Controversial Penal Law Spells Trouble in Bulgaria
Bulgaria's plans to revise its penal law have been criticized by human rights activists and NGOs. They compare it to a law introduced by Russian President Vladimir Putin making it mandatory for foreign NGOs to register.
A draft for a revised penal law is causing a major stir in Bulgaria. Media representatives are outraged over regulations that would restrict them from taking pictures of public figures. And human rights activists are up in arms over a paragraph stating that a Bulgarian citizen working for “a foreign state or a foreign organization or an organization operating under foreign control, who has caused harm to the republic, will be imprisoned for two to eight years."
Bulgaria's cabinet will discuss the draft on Wednesday (15.01.2014) before passing it on to parliament. President Rosen Plevneliev, a member of the main opposition party GERB, has not said whether he will veto the revised law.
The draft includes "severe punishment based on an arbitrary understanding of law," said Krassimir Kanev, who heads the Bulgarian branch of the Helsinki Committee for Human Rights, an international NGO operating in numerous European countries.
"The draft doesn't explain what the terms mean. What does 'foreign organization' mean, or 'under foreign control'? How should one understand 'working for' or 'causing harm to the republic'?"
Human rights activist Kanev worries that the paragraph could be applied to his and other Bulgarian NGOs that work, for instance, with Amnesty International or Reporters Without Borders.
Daniel Kaddik, who heads the Southeast Europe project of Friedrich Naumann Foundation for Freedom (FNF), is also irritated by the paragraph. "The text sounds absurd to me,” he said. “How do you define the parameters that serve as a basis to prove a criminal offense?"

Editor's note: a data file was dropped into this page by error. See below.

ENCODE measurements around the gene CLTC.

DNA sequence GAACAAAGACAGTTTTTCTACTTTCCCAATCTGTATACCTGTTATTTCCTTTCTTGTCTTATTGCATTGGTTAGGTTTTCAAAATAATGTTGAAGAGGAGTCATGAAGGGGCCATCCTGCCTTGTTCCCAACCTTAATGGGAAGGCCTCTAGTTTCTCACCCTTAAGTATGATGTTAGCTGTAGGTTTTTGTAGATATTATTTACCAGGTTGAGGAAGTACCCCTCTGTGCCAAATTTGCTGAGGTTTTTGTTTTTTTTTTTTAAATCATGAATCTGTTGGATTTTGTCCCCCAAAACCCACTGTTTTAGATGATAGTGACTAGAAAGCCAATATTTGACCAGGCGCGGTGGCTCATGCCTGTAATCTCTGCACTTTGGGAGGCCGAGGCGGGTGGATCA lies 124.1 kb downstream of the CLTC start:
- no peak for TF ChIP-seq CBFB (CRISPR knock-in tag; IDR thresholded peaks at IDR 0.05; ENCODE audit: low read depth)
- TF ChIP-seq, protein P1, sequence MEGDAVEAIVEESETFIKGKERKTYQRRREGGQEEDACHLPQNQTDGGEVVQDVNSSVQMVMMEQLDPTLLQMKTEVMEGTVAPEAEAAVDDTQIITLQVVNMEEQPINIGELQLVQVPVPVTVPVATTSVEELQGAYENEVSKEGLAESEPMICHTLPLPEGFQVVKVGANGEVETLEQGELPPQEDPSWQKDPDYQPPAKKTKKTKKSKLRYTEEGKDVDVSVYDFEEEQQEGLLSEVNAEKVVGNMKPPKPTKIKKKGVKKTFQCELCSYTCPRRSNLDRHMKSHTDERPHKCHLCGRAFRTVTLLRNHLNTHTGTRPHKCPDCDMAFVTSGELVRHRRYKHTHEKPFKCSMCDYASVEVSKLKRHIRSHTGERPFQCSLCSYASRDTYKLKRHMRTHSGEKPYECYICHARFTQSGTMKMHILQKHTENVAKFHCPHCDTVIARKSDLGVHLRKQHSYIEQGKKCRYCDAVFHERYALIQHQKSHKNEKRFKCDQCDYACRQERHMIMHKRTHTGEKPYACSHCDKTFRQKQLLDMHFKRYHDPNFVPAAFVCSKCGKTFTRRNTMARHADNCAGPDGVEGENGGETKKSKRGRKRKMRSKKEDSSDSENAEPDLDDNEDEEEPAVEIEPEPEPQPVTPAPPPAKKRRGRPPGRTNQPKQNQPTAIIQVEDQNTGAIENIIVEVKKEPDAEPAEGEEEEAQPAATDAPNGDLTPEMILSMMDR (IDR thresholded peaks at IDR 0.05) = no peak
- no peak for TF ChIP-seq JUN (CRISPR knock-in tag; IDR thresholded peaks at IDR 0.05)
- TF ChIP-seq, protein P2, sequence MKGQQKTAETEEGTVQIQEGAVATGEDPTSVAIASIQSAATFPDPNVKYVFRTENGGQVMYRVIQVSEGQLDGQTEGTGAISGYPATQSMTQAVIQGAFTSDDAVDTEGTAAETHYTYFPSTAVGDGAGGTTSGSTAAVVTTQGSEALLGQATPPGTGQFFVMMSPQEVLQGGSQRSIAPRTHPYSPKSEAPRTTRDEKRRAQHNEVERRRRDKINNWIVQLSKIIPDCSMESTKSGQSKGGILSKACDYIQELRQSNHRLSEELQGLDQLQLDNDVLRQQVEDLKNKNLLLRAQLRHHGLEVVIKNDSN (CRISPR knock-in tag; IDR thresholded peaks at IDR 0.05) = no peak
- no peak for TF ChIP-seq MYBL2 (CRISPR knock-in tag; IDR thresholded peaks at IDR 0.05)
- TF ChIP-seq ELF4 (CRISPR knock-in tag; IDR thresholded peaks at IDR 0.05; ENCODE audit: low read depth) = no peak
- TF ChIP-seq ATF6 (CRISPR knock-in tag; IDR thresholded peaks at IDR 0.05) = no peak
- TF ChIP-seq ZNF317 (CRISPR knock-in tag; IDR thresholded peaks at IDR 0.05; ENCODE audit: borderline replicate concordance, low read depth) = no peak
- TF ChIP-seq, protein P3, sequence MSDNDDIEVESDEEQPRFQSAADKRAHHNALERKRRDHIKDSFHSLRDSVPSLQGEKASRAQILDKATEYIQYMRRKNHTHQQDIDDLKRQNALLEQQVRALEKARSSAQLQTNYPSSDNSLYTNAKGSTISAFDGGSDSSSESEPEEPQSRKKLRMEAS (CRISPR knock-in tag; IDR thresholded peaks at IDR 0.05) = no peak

The FNF in Bulgaria works with NGOs that are critical of the government and "could be punished because of that,” added Kaddik. “Even employees in my office in Sofia would be threatened if this paragraph were to remain in the draft bill."
So far, nothing has been decided. "Lawyers and experts unanimously confirm that paragraph 305 only applies in times of war," Bulgarian Justice Minister and Deputy Prime Minister Zinaida Zlatanova told DW.
Taken out of context, the paragraph could lead to wrong conclusions, Zlatanova warned. "I don't like commenting on it,” she said.”But I find the claims that the paragraph would target a certain NGO as absurd."
Still, Zlatanova ordered the controversial paragraph to be changed in the final version of the law.
The fact that the controversial draft has already been approved by Bulgaria's legal parliamentary committee is problematic, according to human rights activist Kanev. There are no similar laws anywhere, he said, with the exception of the Russian law introduced by Putin under which NGOs receiving foreign funds had to register as "foreign agents."
But the Bulgarian draft, Kanev warned, “is much worse because it includes prison sentences."
Justice Minister Zlatanova views the controversial public debate as positive and says that as a minister, she also intended to provoke. The debate, she said, was unparalleled in Bulgaria in that " so many different opinions were voiced about a draft law.” It proved, she added, “that we - the government - want to hear the voice of the people."
Zlatanova also told Bulgarian media that the paragraph about taking pictures of public figures will be changed.
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